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Playground politics: Our children's argument has damaged our friendship

Our agony aunt, Mary Fenwick, offers a new perspective on whatever is troubling you

by Psychologies

2 minute read

Q. I’m friends with the mum of my son’s best buddy at school, and we used to meet regularly. However, there was an issue between the boys, both seven, and she spoke to the school without talking to me first, which resulted in my son being punished.

I am annoyed that she did not approach me in the first instance. The boys have made up, but we’re avoiding each other. I miss her, but I don’t think I can trust her. What can I do? Name supplied

A. I’d love to see ‘how to have a difficult conversation’ on the school curriculum. Your friend’s fear of the tricky chat was so great that she didn’t talk to you at all; you don’t know how to say you’re annoyed, and both of you are struggling over what happens next.

It’s easy to get stuck on analysing facts, feelings and meaning – a way of putting off the moment when you have to smile, take a breath and speak. Could you say: ‘I know the boys have made up and I want us to. When’s a good time to talk?’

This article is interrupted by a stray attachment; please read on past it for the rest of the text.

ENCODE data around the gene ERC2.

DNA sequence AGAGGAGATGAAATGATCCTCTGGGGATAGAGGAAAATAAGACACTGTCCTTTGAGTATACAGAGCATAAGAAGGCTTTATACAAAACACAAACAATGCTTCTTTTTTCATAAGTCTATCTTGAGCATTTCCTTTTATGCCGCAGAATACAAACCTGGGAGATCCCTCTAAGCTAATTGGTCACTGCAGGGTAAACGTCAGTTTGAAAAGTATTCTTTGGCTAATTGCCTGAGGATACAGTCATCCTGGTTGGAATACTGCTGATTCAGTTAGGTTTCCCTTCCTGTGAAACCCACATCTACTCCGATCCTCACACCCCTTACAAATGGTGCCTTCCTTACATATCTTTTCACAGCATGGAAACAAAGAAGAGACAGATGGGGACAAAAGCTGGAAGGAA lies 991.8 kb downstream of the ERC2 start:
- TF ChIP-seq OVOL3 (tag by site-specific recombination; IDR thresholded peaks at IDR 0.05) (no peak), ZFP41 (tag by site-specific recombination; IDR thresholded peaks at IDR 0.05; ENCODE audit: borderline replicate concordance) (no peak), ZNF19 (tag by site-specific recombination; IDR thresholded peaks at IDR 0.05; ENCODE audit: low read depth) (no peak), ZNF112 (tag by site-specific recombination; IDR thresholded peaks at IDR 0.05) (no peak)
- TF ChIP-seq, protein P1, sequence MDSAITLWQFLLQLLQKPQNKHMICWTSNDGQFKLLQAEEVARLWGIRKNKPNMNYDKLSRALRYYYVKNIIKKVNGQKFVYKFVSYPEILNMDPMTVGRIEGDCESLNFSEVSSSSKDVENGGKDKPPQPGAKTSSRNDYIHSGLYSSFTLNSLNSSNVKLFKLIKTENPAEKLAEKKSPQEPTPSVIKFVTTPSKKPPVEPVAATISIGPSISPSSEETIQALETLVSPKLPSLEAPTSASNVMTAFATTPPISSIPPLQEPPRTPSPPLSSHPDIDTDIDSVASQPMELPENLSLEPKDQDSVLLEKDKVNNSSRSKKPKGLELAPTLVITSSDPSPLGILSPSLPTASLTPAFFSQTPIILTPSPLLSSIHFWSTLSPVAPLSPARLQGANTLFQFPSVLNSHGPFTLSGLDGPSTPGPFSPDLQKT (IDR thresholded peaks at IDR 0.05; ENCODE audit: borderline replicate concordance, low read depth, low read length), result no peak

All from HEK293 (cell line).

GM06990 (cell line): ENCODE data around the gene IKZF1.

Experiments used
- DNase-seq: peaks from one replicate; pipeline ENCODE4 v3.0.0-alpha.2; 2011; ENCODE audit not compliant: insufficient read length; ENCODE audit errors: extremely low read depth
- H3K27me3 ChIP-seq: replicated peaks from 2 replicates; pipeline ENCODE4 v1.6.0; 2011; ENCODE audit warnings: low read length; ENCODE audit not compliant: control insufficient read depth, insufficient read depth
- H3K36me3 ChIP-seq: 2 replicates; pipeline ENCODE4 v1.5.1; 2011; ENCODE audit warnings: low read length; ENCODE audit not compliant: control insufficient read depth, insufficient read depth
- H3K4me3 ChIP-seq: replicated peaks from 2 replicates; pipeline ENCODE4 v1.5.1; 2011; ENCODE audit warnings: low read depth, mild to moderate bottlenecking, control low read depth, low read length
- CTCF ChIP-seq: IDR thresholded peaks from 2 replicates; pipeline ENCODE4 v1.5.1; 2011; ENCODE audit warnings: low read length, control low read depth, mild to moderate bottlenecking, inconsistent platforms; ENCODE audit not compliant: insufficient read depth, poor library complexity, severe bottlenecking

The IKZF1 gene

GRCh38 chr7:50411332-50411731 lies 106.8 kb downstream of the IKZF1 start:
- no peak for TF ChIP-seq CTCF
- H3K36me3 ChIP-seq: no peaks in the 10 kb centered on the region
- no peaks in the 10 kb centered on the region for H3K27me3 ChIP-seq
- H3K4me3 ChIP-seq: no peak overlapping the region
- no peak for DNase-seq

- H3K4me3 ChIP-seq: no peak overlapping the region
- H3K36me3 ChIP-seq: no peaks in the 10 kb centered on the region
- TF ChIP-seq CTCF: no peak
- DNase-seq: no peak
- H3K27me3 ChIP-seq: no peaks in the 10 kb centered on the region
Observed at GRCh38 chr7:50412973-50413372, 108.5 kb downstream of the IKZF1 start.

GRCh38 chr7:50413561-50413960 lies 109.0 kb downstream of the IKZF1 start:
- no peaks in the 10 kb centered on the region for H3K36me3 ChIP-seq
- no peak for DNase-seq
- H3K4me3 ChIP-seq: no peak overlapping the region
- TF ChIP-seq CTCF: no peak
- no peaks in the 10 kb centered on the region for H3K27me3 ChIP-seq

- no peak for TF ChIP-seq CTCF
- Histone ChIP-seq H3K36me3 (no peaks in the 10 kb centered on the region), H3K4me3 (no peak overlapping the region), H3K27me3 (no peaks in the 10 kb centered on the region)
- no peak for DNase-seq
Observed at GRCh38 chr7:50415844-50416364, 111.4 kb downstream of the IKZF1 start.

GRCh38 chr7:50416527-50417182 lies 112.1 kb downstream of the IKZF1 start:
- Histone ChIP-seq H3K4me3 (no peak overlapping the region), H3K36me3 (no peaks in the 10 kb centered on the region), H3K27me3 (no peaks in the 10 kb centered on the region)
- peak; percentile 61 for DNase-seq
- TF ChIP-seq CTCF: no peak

The most useful thing to practise ahead of time is understanding yourself: how would you describe the chain of events: how did you feel, what is the deeper meaning for you – is it about motherhood, friendship or your relationship with the school?

If you have self-awareness, you can create a space where your friend can share her answers to the same questions. The aim is not to prove your point, but to understand hers. Steven Covey, author of The 7 Habits of Highly Effective People (Simon & Schuster, £17.99), says the main reason we struggle to listen is the fear of having our minds changed. It might feel like a risk to bring conflict into the open, but leaving things unspoken is an even quicker route to losing trust, as you’ve found. 

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Mary Fenwick is a business coach, journalist, fundraiser, mother, divorcée and widow. Follow Mary on Twitter @MJFenwick. Got a question for Mary? Email mary@psychologies.co.uk, with ‘MARY’ in the subject line.

Image: Getty